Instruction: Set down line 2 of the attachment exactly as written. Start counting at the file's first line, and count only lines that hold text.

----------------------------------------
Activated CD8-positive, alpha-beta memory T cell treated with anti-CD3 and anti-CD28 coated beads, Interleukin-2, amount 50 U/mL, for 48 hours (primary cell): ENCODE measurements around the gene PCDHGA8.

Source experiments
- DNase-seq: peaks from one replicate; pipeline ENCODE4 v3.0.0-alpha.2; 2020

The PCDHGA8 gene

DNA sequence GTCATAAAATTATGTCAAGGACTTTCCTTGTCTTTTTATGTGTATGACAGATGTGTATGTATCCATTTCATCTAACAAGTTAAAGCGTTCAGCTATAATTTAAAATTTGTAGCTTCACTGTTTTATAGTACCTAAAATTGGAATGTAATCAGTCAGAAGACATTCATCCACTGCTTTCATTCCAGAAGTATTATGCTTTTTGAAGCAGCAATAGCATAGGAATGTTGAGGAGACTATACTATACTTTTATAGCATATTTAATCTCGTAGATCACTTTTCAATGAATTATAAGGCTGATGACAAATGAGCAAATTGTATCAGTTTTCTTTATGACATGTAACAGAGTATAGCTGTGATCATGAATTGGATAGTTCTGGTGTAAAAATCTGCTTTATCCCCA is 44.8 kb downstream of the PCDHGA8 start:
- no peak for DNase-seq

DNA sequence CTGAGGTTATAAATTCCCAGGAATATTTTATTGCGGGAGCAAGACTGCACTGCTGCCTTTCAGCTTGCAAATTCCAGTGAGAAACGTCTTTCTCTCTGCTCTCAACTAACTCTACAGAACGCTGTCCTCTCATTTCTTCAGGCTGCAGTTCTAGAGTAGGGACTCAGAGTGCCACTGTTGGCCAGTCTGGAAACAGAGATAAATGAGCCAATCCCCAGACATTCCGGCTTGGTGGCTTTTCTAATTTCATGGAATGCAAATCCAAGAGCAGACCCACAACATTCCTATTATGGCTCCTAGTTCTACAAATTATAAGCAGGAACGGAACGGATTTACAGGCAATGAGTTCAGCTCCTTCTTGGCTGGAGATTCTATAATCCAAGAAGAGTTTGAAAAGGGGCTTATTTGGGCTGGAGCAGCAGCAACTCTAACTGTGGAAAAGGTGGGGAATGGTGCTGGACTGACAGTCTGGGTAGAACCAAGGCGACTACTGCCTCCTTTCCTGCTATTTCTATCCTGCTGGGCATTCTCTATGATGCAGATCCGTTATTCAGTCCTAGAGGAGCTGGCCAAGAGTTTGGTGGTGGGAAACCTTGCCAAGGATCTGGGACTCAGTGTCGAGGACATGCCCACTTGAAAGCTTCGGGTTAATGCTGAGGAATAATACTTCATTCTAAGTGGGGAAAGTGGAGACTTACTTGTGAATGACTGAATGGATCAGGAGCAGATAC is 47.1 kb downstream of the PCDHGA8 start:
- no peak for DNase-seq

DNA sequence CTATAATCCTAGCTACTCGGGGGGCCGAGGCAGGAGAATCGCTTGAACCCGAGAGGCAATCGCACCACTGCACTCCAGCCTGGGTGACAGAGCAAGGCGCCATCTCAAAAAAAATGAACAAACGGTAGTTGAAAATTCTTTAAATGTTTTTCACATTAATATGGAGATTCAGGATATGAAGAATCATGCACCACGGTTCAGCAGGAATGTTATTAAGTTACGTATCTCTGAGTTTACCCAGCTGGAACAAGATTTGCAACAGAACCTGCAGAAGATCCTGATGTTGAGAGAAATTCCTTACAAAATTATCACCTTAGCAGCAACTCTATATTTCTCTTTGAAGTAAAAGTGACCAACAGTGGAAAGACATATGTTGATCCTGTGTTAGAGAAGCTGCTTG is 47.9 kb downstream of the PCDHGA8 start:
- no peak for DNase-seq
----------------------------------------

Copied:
Source experiments